Second opinion needed on predictions from neural network [on hold] - python

So I have created a neural network in Python, but my predictions seem like they are just copying the previous value and so are just slightly shifted. Does this happen a lot using a neural network? First time really using one so not too sure if this is normal or if my results are terrible.
Any information would be helpful.


Convolutional Neural Network algorithm

I am curious to know whether there is any reference to explain the CNN algorithm very clearly so that is easy to be translated into the machine code? In other words, I want to write my very own CNN.
I am aware of many frameworks that are already written to do the job. But I am curious to write my very own one.

Q-Learning Neural Network in Lasagne

I'm just beginning to experiment with neural networks and was hoping to create a neural network capable of learning to play the game Gomoku via q-learning. After reading through some of the Lasagne tutorials and API, I unsure how to proceed with my project. Also, looking at the mnist example that comes with Lasagne, I'm uncertain what code, if any, applies to what I'm trying to do. So I guess my question is, what Lasagne code do I need to create and train such a network? I don't need the most effective solution; something simple and comprehensible for a beginner would be much appreciated.
Some additional details:
I would like to have two instances of the network play against each other
I've written a basic program that can take in player moves (a single integer value in range(0, total board positions - 1)) to simulate a Gomoku game and return a victor, which should be necessary for providing reinforcement to the networks

Multiple artificial neural networks

I am trying to set up a Multiple Artificial Neural Network as you can see here on image (a):
I want that each of the networks work independently on its own domain. The single networks must be built and trained for their specific task. The final decision will be make on the results of the individual networks, often called expert networks or agents.
Because of privacy, I could not share my data.
I try to set up this with Tensorflow in Python. Do you have an idea of ​​how I would do it if that is achievable? At the moment I have not found any examples of this.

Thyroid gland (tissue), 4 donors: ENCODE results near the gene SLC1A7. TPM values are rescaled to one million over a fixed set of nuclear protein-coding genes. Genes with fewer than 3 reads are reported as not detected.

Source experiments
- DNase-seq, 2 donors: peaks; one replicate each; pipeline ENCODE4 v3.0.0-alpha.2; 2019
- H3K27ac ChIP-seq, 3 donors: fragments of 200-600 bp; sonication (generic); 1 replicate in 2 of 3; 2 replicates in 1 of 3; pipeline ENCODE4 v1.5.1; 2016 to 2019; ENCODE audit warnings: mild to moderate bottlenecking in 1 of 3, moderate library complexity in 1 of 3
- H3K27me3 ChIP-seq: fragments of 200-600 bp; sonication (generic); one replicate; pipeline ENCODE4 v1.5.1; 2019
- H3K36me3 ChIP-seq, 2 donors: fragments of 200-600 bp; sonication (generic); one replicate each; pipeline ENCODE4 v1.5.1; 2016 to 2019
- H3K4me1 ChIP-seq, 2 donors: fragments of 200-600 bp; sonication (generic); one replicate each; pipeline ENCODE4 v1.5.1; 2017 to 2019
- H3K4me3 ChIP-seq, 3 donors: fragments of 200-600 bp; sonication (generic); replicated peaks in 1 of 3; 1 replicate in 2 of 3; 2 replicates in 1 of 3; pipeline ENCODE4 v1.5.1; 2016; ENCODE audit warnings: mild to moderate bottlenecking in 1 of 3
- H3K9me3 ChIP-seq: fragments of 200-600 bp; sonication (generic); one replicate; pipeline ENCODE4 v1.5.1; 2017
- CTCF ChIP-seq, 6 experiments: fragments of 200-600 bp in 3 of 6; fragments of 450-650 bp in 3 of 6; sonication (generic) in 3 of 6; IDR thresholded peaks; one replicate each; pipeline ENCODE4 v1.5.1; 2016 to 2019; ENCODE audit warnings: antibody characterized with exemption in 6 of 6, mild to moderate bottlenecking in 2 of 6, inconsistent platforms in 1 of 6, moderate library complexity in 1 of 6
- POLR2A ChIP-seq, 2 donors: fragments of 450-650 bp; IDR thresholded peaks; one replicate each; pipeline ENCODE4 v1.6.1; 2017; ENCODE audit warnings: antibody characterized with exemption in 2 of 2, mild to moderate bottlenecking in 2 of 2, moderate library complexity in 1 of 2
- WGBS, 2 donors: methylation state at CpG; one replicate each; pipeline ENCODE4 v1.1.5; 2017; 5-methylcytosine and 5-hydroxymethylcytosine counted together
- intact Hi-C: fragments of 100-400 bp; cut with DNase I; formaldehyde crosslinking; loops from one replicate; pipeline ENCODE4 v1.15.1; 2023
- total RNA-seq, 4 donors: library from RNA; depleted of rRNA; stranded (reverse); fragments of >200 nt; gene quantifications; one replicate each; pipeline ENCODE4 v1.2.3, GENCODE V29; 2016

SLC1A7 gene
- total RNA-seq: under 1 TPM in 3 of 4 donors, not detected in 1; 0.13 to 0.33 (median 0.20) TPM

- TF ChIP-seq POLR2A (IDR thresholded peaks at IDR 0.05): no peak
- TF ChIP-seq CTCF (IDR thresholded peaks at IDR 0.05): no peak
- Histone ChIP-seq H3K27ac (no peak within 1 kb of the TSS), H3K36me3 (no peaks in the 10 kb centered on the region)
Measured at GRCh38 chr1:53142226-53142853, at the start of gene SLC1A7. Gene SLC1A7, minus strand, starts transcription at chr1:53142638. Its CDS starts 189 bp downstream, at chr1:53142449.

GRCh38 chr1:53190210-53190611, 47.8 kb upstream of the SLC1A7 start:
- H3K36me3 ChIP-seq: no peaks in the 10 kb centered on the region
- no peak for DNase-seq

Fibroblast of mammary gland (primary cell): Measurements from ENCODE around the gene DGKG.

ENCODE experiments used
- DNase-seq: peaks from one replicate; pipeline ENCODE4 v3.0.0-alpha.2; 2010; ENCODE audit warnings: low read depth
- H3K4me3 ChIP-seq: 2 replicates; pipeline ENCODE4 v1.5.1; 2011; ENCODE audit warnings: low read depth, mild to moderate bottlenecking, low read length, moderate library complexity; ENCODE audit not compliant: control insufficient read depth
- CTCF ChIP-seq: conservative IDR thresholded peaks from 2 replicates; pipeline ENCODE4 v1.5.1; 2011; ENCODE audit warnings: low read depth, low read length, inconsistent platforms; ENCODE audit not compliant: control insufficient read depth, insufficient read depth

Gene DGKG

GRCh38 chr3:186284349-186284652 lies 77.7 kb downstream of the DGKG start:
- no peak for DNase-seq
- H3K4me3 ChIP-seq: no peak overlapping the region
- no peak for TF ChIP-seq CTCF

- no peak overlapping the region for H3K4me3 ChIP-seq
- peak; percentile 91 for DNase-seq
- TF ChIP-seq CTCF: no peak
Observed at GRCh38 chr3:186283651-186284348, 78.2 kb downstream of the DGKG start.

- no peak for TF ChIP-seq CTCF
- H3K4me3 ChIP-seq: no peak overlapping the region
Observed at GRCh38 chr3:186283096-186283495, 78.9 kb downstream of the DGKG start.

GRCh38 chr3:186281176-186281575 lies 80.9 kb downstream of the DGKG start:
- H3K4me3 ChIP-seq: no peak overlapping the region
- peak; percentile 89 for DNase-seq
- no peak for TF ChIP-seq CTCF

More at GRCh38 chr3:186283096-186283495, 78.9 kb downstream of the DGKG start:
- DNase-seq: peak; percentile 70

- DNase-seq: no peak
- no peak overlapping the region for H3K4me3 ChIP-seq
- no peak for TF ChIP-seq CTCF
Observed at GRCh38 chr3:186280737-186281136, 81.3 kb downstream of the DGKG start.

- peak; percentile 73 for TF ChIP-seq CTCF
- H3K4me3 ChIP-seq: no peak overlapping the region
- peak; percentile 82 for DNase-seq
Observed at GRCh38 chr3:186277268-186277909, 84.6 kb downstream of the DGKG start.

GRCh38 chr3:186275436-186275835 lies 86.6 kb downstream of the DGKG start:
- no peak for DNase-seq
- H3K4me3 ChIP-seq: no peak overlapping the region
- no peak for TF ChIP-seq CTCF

The way to go about this is to just take the outputs of the two networks and concatenate the resulting output tensors (and reshape them if needed) and then pass them into the final network. Take a look at here for the concatenation documentation and here for an example of taking the output from one network and feeding it into another. This should give you a place to start from.
As for (a), it is simple, just train the networks before hand and load them when you are training the final network. Then do the concatenation on the outputs.
Hope this helps

sknn multi layer perceptron classifier

I am using the following neural net classifier in python
from sknn.mlp import Layer,Classifier
nn = mlp.Classifier(
mlp.Layer("Tanh", units=n_feat/8),
mlp.Layer("Sigmoid", units=n_feat/16),
mlp.Layer("Softmax", units=n_targets)],
which is working just fine.My question is that how to proceed if I require for example 100,200 or 500 hidden layers? Do I have to specify each layer here manually or someone has better Idea in python for MLP?
You could create some loop-based mechanism to build the list of layers I suppose, but there's a bigger issue here. A standard MLP with hundreds of layers is likely to be extremely expensive to train - both in terms of computational speed as well as memory usage. MLPs typically only have one or two hidden layers, or occasionally a few more. But for problems that can truly benefit from more hidden layers, it becomes important to incorporate some of the lessons learned in the field of deep learning. For example, for object classification on images, using all fully-connected layers is incredibly inefficient, because you're interested in identifying spatially-local patterns, and therefore interactions between spatially-distant pixels or regions is largely noise. (This is a perfect case for using a deep convolutional neural net.)
Although some very deep networks have been created, it's worth pointing out that even Google's very powerful Inception-v3 model is only 42-layers deep. Anyway, if you're interested in building deep models, I'd recommend reading this Deep Learning book. From what I've read of it, it seems to be a very good introduction. Hope that helps!

TensorFlow: simple recurrent neural network

I've built some neural networks with TensorFlow, like basic MLPs and convolutional neural networks. Now I want to move on to recurrent neural networks. However, I'm not experienced in natural language processing. Therefore the TensorFlow NLP tutorials for RNNs are not easy to read for me (and not really interesting, too).
Basically I want to start off with something simple, not a LSTM.
How would one build a simple recurrent neural network, like an Elman network, in TensorFlow?
I were only able to find GRU- or LSTM RNN examples for TensorFlow, mostly for NLP. Does anyone know of some simple recurrent neural network tutorials or examples for TensorFlow?
This figure shows a basic Elman network, which is often simply called SRN (simple recurrent network):
One option is to use the built-in RNNCell located in tensorflow/python/ops/
If you don't want to do that you can make your own RNN. The RNN will train using back-propagation through time. Try unrolling the network a fixed number of steps, e.g. consider input sequences of length ten. Then you can write a loop in python to do all of the matrix multiplications for each step of the network. Each time you can take the output from the previous step and concatenate it with the input to that step. It will not be too many lines of code to get this working.